A typical evening would look something like this.  The six (or 4 depending on the week) of us would go out to dinner.  He’d drink his (at least) two martinis AT me.  He’d comment on how it was pathetic that I couldn’t enjoy a glass or two of wine and be happy.  He’d tell me how unsupportive I was because I didn’t embrace his marijuana advocacy.  He’d tell me he was important and needed to be able to drink to turn off his brain.  He’d tell me he was a catch for someone like me.   He’d bark at my children.  After dinner, the kids and I would go to his apartment for the night.  He’d go into his bathroom and smoke a joint.  At least when he came out he wasn’t as mean.  Festering resentments…

I had a ruse I pulled quite often.  I would say I needed Diet Coke.  He’d give me the keys to his car and I’d drive to the Giant Eagle on Murray Avenue.  I’d park in the lot and walk across the street to a restaurant and order a drink at the bar.  I’d drink two or three as fast as I could.  I’d then run into the store, grab the soda and go back to the apartment feeling satisfied.  Often, I’d stop at the liquor store and sneak a bottle back with me.  I’d pretend I couldn’t sleep and stay out in the living room all night to drink it.

A Wednesday night in February was particularly irritating.  I left with his car (remember, no license) to get Diet Coke.  That time I went too far.  I have no idea how many drinks I had, how much money I spent or how I got back to his place.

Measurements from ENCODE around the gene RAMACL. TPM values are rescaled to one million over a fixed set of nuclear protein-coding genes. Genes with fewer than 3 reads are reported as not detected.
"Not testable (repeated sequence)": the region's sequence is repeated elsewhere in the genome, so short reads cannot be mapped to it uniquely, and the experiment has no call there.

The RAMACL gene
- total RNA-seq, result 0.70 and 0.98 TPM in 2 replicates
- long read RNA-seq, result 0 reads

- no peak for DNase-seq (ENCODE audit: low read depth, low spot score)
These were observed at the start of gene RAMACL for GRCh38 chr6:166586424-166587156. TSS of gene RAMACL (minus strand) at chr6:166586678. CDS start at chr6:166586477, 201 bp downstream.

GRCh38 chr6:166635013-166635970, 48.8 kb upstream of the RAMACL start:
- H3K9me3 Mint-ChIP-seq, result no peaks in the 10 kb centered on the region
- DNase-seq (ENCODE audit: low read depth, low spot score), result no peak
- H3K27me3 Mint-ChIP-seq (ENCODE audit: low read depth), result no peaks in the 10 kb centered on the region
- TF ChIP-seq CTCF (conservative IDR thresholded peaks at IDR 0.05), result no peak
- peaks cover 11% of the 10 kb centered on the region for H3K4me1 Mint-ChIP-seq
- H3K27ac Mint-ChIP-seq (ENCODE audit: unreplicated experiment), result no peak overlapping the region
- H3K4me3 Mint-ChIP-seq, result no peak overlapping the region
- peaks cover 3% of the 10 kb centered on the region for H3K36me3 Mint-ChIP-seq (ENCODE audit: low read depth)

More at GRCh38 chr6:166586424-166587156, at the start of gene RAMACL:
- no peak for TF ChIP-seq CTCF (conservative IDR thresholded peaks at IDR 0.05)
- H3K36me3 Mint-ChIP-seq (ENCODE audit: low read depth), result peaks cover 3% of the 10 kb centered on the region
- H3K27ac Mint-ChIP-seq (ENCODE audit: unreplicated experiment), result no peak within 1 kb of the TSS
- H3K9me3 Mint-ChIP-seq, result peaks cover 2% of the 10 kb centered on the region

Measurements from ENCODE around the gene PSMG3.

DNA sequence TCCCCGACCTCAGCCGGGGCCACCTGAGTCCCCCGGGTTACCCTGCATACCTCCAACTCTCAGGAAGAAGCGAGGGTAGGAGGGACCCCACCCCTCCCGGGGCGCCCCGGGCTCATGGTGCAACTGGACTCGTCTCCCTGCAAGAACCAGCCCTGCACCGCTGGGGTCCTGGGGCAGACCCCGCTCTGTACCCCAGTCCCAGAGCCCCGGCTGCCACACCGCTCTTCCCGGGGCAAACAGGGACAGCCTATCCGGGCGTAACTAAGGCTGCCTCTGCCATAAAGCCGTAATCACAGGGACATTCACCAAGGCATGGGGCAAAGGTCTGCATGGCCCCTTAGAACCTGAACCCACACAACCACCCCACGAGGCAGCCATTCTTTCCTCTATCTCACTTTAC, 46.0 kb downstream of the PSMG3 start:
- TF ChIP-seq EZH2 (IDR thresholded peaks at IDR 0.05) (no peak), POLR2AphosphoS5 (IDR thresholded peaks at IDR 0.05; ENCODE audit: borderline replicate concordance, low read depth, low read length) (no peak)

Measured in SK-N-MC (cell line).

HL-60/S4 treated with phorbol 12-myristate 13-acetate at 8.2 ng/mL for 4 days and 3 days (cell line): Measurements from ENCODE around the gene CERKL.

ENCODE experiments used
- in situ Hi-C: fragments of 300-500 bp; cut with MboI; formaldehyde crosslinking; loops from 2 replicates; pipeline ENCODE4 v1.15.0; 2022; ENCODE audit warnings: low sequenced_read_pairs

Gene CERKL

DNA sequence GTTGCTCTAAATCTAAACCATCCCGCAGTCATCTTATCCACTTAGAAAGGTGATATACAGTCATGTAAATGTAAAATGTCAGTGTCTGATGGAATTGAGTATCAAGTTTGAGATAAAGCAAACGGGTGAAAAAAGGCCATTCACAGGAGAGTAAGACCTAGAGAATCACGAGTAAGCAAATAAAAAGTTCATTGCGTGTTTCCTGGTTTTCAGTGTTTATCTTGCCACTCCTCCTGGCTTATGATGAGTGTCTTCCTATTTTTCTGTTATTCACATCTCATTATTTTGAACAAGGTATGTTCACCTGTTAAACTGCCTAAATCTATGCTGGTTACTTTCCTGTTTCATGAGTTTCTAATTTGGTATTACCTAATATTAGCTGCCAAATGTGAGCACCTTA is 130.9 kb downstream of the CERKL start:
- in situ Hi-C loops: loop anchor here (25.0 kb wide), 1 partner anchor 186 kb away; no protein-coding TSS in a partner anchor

I work up with a screaming headache, ripped jeans and bloody knees.  He was a hue of purple that I had never seen before.  I scrambled and gathered my kids’ things together and ran outside to load the car to get them back to the North Hills in time for school.  No car.  NO CAR!  I lost the man’s car!  Oh. My. God.

I didn’t even know what to say.  So, I said, “I’ll be right back.”  I ran the whole way down to the Giant Eagle crying.  Thankfully, the car was where I parked it and I had the keys!  Thank God I didn’t drive that car the night before.

If I learned anything from my mother, it’s – if you don’t talk about it, it doesn’t exist.  We drove to the kids’ school in silence.  I could feel the heat of his anger.

I had to go inside the school to sign the kids in because they were late.  I was a visible mess.  The principal followed me out the door and asked me if I was ok.  I was truthful and told her that I relapsed.  She thought I was drinking that morning, but I assured her it was the night before.  She asked if the boyfriend was also drinking.  I said he had his usual martinis at dinner.

He dropped me off at home and I figured our relationship was over.  I went in and passed out.

I’m sure I found my way to another bottle of wine before the kids got home.  I don’t even know if I talked to the boyfriend that night.  I was probably hiding and hoping it would pass - as it usually did.

The next morning, Friday, I got the kids on the school bus.  I had the shakes and dry heaves as usual.  I drank a glass of wine to take the edge off and went back to bed.

I was roused by knocking at my door about an hour later.  I looked out the window and saw two women.  I assumed they were Jehovah’s Witnesses and ignored them.

When they were gone I went down to find a notice taped on my door.

Allegheny County was taking immediate and emergency custody of my children.